March 21, 2023
Week of March 12–18
Principal Media Distribution Catalog Development
Two weeks ago, I started working on a new project for Principal Media. We built a new site for the client that launched in November. With the aggressive timeline on that build, we had to delay a component of the original project, a catalog of their video library.
This past week, I worked on building out the new distribution page where the catalog will live. The design calls for a filtering system based on search and genre along with a sorting feature (by title or by production date).
I was originally thinking that I would use the FacetWP plugin to add this functionality. I used the plugin on the Real World Learning and Energy Efficiency Hub projects that I worked on last summer. Both of those solutions were a bit more robust than what was called for in my current project.
After discussing it with my team, we decided not to go the FacetWP route because the plugin had an annual cost attached. We wanted to explore another alternative that one of our developers could build.
After talking with the team, I remembered that I had done similar filtering in the past on another project four years ago. I booted up my local dev copy of that project and realized that the solution for that project was robust enough for what I needed to accomplish with the Principal Media catalog.
The original filtering solution had been written by another developer that we had contracted on that project. I used his code as the basis for creating a separate filtering solution in another place on that same site. The disadvantage of this approach is that I don’t always understand why everything in a solution that I didn’t write works. But I understood enough of it to alter along with the help of my colleague, Ryan.
I went back to that revised solution from 2020 and was able to build a new solution that met the requirements I needed for the Principal Media catalog. I was able to add some extra functionality to the original solution. I got help this time around from my teammate, Josh. He helped me to address some PHP errors and clean up and simplify the code for this new project.
I love the intrinsic reward of realizing a concept. I really enjoyed building out this solution and going back to polish little details in the user interface.
Marquee Animation and Experimentation
Along with the video catalog, the original design for the Principal Media site included a block on the homepage to link to the video catalog.
The designer wanted the two rows of videos to animate in different directions (infinite scroll), similar to a marquee element. I have seen different examples of this type of element on other websites, usually with logos. I had even used a similar element on the Principal Media site for just that use case.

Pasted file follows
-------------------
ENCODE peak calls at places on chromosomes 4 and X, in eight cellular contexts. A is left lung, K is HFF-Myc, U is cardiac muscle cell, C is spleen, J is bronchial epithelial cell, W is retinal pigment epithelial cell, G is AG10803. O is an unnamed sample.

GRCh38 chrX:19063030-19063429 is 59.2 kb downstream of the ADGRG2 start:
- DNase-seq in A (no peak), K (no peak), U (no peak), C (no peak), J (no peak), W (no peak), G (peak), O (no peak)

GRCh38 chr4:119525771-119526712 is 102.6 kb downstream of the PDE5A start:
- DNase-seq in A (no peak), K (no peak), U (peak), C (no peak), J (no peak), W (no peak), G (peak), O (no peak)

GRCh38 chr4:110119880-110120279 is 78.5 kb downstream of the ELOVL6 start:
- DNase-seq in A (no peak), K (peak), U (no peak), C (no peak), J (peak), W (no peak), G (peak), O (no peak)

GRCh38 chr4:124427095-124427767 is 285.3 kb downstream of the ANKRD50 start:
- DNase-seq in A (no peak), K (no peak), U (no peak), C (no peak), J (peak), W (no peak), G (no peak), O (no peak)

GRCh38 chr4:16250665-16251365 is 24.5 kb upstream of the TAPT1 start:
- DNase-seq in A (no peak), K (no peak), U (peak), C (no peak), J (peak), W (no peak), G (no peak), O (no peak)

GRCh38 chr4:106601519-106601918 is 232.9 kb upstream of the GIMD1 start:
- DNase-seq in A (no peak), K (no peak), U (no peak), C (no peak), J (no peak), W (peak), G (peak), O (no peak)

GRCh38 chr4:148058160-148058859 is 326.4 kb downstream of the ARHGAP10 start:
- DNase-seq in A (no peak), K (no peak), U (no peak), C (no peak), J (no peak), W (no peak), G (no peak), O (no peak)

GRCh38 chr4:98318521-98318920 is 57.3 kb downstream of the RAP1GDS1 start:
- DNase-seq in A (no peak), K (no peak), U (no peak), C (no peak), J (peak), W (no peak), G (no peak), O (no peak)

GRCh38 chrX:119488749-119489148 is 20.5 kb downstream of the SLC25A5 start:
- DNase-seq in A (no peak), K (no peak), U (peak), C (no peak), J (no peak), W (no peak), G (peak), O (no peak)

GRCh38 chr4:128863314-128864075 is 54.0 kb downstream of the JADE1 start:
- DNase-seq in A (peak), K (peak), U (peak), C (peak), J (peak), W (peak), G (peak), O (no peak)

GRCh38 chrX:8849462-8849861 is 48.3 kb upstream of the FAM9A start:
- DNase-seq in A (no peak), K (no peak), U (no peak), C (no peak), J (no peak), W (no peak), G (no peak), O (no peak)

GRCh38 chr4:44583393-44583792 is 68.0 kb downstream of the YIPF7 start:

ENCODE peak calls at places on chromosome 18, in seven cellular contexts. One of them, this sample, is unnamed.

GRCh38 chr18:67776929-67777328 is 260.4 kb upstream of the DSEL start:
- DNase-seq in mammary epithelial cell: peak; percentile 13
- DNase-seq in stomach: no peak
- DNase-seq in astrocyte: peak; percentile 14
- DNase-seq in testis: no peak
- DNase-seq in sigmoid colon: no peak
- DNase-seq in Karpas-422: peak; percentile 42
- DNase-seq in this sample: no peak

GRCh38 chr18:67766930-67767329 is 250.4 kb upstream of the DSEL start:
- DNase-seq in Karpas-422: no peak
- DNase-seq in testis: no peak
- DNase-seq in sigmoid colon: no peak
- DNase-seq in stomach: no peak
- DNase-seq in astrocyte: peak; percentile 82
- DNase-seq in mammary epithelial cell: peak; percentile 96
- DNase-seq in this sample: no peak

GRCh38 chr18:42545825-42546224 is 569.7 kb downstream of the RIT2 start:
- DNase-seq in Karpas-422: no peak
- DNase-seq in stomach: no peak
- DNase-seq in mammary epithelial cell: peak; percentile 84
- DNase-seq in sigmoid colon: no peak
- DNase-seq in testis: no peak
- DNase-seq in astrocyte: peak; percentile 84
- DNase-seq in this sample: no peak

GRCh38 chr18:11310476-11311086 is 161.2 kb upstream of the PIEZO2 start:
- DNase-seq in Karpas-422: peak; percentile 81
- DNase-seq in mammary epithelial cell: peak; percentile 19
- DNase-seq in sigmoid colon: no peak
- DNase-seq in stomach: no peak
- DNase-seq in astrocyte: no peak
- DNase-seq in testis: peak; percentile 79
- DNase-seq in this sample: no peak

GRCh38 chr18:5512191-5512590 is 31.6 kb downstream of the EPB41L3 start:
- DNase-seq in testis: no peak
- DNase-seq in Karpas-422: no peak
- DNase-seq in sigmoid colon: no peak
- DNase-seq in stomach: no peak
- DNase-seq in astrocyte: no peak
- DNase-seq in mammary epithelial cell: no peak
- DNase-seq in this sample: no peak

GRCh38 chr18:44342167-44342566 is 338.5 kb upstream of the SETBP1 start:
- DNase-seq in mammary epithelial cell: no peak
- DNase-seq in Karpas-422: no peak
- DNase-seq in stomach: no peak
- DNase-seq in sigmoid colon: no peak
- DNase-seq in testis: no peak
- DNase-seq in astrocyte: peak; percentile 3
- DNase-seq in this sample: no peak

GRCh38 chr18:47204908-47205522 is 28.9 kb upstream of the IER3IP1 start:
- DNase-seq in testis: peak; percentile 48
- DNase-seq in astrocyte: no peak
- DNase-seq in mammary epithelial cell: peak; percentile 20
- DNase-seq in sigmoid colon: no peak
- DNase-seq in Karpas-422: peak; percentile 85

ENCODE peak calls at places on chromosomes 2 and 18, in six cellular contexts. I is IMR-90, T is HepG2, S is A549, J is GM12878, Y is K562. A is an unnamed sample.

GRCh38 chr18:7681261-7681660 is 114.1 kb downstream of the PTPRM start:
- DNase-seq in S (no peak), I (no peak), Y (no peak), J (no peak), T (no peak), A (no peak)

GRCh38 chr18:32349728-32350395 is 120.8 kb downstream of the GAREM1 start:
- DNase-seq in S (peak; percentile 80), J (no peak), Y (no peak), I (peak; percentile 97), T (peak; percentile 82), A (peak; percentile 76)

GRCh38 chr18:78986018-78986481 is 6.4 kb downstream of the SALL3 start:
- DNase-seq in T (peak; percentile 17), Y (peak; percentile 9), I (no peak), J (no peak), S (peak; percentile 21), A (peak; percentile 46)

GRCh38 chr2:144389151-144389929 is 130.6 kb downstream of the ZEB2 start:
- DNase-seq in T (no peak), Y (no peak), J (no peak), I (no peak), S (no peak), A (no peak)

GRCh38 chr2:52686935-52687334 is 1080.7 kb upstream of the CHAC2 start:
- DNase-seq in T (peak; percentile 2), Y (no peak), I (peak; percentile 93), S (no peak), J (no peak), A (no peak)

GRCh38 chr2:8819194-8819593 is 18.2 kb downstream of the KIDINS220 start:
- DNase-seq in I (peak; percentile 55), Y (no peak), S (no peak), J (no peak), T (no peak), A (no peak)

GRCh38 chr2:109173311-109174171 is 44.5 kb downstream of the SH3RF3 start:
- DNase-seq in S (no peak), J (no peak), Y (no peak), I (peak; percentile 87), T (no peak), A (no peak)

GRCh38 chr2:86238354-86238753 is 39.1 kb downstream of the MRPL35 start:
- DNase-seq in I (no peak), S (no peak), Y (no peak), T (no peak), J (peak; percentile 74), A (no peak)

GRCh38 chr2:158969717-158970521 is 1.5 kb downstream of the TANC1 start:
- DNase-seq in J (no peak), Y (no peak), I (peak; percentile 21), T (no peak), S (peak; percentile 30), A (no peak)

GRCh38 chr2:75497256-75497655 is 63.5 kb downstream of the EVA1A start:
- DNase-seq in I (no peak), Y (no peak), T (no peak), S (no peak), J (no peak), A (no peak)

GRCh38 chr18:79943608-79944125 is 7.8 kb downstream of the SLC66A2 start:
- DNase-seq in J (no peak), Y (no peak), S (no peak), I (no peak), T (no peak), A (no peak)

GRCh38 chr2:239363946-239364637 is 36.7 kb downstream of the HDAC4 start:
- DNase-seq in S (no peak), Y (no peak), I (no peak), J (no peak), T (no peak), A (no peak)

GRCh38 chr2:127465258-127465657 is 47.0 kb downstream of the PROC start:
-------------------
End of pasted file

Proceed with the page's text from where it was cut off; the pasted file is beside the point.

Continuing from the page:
CSS Animation Solution
When using CSS animation, without the cloned elements, there would be a break in the continuous line of elements between where the parent container makes it to the end of the viewport on the left and then starts back up coming in from the right.
Cloning the same number of elements as the number displayed and then set the width of the parent container to the width minus the cloned elements will create an overlap that makes the infinite horizontal scroll seamless. This example uses CSS custom properties for these calculations along with viewport units so that the layout works responsively.
I wanted to display a different number of elements depending on the width of the viewport. One thing that this example does not account for is changing the number of cloned elements as you resize the browser window. I know that most users do not resize the browser window like a developer would but I like to have bulletproof solutions in place for those edge cases.
After adding GreenSock and writing the script I needed for my solution, I noticed that the elements had a bit of a jerk on the left-hand side (you can observe it in the Codepen above). The jerky motion was even more prominent with my layout that was rotated (see below).
The helper function puts a transform on the individual “cards” whereas the CSS animation solution only puts the transform on the parent container. I felt like the CSS animated solution was much smoother and decided to go back to it after trying the GreenSock route.
In the end, I decided to clone all the child elements (the cards). This solved the problem I had before and was a much simpler way to make it work with different viewport widths and a different number of elements showing from smaller to larger viewports.
It was worth exploring an alternative solution even though I ended up opting for the original direction. I am grateful that I have had the space to experiment and polish solutions on this project. I enjoy my work so much more when I am able to be a craftsman.